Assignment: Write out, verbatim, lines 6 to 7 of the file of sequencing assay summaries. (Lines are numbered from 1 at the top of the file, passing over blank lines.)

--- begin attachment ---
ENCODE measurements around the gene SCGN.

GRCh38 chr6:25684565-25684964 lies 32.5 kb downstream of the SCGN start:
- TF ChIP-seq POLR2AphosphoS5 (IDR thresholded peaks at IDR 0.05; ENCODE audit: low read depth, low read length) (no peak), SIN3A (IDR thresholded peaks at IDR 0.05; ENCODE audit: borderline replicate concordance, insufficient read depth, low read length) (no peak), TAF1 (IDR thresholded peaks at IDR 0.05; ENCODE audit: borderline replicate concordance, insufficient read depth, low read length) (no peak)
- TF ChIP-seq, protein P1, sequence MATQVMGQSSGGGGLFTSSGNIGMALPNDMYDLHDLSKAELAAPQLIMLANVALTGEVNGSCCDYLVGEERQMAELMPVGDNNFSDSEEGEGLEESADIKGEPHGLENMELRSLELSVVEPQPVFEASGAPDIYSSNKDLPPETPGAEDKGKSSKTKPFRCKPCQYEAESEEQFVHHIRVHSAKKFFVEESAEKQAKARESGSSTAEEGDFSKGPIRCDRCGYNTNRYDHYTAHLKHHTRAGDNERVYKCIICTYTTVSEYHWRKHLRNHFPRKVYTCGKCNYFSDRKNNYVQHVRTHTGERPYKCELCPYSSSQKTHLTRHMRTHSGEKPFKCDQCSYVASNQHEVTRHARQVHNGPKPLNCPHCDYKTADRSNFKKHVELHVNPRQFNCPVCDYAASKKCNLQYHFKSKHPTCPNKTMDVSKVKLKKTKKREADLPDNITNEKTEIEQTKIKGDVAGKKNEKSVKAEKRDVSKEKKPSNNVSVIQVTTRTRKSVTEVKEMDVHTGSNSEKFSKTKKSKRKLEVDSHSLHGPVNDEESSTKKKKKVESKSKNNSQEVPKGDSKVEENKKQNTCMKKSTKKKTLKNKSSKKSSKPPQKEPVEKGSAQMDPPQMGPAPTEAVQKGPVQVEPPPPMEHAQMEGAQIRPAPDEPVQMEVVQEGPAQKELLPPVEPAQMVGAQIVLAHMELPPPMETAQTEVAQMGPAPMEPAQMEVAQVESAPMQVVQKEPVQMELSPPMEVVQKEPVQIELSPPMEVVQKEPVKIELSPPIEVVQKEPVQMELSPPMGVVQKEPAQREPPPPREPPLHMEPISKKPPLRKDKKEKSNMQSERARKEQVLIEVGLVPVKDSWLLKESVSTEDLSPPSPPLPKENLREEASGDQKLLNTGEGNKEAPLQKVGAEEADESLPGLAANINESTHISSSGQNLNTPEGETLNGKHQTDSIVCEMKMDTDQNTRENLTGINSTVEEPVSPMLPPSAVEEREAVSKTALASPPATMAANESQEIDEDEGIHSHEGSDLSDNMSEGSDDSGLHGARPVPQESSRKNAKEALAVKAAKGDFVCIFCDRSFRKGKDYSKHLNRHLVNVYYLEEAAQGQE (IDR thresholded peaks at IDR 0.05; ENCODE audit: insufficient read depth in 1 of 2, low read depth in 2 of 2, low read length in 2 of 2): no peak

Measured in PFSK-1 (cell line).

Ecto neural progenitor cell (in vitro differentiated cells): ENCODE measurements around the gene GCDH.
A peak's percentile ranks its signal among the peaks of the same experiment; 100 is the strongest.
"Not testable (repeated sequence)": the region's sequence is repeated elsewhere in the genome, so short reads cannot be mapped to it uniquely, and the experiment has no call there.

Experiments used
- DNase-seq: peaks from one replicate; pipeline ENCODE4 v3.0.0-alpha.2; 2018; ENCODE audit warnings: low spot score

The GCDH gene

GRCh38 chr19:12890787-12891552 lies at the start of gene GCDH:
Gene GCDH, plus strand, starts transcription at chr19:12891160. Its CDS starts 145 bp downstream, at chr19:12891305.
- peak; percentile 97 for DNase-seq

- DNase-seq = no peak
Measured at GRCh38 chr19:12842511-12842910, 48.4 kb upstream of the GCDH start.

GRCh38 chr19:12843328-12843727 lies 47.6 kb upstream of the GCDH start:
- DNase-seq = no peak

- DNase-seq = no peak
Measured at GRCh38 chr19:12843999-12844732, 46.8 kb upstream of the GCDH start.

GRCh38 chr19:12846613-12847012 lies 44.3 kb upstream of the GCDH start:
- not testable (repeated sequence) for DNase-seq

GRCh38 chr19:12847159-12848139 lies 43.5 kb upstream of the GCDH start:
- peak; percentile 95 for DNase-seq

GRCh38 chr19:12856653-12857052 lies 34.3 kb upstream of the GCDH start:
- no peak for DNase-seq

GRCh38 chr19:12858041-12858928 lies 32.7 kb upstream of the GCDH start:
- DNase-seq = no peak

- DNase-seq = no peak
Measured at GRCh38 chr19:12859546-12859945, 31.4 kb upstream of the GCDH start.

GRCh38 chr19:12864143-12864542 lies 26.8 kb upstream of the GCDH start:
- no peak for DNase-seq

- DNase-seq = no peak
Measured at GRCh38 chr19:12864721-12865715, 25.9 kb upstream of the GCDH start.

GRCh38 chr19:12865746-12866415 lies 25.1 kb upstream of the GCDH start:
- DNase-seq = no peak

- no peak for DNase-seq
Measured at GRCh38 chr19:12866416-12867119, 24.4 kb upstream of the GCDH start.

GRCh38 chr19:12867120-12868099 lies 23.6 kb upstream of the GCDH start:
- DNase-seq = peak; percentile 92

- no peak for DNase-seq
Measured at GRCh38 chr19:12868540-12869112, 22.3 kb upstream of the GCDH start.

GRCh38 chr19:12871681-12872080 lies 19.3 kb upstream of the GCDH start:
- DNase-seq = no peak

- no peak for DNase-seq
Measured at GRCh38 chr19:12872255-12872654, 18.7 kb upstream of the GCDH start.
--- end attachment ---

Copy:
Ecto neural progenitor cell (in vitro differentiated cells): ENCODE measurements around the gene GCDH.
A peak's percentile ranks its signal among the peaks of the same experiment; 100 is the strongest.